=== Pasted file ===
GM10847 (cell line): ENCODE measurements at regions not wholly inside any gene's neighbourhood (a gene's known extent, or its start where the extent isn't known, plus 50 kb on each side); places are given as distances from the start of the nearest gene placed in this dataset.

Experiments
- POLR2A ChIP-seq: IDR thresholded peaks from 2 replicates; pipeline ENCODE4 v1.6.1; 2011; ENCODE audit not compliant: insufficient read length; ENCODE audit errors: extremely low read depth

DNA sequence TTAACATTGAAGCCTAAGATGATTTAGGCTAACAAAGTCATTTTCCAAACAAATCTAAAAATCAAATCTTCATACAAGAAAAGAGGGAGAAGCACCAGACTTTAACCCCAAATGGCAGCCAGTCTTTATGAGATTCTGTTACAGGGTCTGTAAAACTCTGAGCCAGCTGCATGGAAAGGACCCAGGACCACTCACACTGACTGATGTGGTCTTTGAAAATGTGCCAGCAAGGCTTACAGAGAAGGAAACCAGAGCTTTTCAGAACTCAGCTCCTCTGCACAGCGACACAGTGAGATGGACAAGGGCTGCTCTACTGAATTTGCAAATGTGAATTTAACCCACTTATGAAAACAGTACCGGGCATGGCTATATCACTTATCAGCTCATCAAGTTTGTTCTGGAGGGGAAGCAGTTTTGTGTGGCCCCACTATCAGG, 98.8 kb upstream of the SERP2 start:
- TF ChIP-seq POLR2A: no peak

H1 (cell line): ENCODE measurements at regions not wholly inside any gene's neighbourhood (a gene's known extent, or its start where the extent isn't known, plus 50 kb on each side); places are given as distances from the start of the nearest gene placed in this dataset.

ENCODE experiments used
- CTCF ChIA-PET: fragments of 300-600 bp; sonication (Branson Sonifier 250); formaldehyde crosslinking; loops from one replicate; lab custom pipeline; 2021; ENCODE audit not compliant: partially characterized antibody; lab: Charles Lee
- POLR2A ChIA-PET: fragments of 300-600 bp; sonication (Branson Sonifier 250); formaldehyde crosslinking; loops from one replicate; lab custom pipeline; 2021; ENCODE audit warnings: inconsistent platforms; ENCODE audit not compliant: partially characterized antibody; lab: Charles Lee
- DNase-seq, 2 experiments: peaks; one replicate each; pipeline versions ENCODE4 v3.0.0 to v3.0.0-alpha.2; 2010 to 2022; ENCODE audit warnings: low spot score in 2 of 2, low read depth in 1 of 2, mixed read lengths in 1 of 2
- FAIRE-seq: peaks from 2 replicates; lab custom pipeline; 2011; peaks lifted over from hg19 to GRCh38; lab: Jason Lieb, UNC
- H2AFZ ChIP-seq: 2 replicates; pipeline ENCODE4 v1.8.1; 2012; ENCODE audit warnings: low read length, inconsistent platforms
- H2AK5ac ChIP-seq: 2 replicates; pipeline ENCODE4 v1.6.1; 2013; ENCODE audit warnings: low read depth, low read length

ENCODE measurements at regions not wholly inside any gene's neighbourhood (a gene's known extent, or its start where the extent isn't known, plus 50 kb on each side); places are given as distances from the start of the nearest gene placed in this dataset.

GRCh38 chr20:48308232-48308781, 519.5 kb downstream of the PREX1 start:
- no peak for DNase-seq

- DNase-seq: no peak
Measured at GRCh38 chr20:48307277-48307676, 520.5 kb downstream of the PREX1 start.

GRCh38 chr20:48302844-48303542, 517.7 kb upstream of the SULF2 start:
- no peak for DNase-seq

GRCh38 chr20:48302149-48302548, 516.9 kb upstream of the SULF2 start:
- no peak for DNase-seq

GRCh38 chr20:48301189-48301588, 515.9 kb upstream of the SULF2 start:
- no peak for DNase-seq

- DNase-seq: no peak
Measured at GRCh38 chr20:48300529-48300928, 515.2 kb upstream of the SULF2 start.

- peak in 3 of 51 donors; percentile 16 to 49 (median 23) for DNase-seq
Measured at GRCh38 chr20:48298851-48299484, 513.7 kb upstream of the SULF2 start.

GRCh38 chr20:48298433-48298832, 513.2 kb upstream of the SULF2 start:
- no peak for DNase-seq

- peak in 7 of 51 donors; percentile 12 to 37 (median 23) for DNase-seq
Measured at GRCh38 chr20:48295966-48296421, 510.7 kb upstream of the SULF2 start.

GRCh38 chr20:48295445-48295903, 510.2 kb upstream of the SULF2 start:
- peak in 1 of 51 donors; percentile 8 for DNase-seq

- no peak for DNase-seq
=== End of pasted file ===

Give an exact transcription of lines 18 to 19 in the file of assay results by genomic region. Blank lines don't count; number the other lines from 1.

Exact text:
Measured at GRCh38 chr20:48307277-48307676, 520.5 kb downstream of the PREX1 start.

GRCh38 chr20:48302844-48303542, 517.7 kb upstream of the SULF2 start: